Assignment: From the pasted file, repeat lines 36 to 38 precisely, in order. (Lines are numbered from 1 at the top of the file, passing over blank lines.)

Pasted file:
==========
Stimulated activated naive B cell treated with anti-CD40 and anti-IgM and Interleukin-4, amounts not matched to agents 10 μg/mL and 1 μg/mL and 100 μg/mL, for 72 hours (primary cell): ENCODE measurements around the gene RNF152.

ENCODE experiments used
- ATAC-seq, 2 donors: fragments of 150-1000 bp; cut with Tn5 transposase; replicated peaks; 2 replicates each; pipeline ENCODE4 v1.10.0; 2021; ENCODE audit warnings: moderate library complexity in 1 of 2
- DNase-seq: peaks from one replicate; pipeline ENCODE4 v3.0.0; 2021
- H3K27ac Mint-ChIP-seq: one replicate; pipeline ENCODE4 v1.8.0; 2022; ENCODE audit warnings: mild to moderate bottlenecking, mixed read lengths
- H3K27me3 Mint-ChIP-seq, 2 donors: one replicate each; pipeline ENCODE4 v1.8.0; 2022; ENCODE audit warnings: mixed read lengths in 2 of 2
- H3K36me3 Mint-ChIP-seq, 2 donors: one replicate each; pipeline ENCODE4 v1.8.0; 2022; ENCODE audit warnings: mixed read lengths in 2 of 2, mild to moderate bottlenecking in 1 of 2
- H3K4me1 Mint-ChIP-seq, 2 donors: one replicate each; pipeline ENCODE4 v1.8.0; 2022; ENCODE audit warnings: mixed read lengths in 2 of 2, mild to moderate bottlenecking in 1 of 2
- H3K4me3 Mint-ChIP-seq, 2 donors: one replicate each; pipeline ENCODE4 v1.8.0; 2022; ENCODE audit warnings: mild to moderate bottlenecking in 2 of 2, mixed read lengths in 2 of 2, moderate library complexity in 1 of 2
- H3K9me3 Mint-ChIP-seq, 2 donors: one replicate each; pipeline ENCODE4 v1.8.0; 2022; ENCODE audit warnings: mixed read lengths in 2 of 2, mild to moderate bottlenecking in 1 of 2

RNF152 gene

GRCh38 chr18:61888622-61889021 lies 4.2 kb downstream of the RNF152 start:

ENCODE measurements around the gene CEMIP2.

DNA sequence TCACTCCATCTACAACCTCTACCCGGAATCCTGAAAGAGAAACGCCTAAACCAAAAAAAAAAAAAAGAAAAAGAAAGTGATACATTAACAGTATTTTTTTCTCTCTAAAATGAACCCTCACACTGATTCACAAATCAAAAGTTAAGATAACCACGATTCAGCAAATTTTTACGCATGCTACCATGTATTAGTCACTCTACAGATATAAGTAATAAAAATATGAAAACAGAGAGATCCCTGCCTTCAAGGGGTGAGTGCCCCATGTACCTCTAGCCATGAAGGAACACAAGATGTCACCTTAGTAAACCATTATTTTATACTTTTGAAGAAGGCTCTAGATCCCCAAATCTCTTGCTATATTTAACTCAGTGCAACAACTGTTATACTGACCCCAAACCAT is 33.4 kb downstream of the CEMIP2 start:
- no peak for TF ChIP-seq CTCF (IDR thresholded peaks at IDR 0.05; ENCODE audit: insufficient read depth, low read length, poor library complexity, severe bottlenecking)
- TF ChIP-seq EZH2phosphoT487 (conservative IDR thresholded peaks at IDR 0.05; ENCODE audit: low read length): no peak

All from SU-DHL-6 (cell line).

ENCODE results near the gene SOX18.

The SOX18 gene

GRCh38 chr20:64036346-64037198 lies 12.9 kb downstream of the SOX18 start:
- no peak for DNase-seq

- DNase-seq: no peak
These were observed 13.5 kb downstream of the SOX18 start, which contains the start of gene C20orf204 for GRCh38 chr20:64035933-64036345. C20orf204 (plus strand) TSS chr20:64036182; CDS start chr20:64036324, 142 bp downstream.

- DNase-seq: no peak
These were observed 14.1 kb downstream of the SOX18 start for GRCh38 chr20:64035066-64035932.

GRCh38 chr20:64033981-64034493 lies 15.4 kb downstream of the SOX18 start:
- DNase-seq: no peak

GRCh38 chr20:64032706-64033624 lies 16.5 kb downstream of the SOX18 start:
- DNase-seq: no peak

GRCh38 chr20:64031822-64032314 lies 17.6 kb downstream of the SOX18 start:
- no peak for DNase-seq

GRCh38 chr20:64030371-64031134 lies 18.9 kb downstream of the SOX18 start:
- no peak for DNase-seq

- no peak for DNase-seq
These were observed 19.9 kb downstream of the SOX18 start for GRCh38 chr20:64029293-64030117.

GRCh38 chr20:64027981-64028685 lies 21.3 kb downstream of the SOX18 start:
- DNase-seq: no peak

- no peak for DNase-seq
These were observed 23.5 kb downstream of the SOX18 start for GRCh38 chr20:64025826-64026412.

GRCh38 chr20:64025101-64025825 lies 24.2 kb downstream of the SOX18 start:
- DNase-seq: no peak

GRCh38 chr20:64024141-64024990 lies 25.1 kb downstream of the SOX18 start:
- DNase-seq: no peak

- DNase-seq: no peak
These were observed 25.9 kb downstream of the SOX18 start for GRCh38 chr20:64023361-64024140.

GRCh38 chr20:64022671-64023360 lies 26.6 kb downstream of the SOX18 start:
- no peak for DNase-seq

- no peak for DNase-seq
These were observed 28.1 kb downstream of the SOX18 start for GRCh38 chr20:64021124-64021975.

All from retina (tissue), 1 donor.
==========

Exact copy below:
GRCh38 chr20:64027981-64028685 lies 21.3 kb downstream of the SOX18 start:
- DNase-seq: no peak

- no peak for DNase-seq